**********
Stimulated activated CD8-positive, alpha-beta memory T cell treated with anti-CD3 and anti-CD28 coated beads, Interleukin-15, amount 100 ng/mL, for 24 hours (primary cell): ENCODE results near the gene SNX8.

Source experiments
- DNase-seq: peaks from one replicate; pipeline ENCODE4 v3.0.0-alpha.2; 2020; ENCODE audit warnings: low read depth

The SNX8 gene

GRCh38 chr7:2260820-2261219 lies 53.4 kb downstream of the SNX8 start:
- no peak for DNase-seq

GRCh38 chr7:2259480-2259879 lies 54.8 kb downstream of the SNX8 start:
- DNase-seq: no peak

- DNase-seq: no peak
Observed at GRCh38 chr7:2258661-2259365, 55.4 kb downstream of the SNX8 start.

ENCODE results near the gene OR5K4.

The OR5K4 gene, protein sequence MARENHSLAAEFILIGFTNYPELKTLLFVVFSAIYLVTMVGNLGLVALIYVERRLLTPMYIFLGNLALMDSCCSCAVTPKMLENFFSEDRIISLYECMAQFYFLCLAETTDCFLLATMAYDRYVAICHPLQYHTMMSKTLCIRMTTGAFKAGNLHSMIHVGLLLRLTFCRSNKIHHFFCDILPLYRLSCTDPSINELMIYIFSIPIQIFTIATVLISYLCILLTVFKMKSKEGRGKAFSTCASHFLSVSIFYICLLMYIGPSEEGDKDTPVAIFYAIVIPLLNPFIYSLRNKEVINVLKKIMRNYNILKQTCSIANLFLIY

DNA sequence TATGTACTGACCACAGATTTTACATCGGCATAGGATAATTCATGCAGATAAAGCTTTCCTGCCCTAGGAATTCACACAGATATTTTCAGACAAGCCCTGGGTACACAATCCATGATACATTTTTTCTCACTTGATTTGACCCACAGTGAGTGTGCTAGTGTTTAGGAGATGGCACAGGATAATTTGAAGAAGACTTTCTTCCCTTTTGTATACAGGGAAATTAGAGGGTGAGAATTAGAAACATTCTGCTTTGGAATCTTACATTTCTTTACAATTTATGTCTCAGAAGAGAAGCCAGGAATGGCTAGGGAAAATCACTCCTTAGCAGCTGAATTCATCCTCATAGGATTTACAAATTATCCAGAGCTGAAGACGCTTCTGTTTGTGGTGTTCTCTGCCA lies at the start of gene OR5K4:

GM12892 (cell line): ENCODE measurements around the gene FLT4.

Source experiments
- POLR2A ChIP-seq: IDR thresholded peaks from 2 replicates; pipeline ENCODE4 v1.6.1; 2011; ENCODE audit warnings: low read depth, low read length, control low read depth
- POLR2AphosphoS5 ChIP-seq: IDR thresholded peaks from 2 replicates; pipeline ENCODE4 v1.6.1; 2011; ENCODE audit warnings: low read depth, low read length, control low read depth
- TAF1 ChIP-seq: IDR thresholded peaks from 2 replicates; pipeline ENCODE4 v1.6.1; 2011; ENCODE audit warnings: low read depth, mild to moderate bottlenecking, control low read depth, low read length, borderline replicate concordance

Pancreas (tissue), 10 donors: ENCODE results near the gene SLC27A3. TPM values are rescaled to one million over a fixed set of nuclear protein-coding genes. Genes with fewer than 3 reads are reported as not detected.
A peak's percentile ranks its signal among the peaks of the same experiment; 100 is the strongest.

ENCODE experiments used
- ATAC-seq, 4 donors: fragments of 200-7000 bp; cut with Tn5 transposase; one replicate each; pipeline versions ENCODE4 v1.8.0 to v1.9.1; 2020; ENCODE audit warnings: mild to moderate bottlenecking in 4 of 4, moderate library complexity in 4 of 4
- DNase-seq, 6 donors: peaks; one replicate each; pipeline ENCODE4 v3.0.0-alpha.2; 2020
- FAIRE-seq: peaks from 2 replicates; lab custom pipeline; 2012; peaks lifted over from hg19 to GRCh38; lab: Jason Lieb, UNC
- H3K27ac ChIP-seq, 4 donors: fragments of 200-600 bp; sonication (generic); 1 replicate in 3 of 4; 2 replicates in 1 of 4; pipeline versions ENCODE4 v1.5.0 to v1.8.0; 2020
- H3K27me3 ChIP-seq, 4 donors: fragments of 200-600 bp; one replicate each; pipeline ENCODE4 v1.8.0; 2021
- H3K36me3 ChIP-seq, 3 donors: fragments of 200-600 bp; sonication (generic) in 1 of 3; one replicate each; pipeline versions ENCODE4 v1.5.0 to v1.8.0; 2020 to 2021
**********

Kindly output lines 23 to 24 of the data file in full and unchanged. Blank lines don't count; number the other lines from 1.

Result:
- DNase-seq, 6 donors: peaks; one replicate each; pipeline ENCODE4 v3.0.0-alpha.2; 2020
- FAIRE-seq: peaks from 2 replicates; lab custom pipeline; 2012; peaks lifted over from hg19 to GRCh38; lab: Jason Lieb, UNC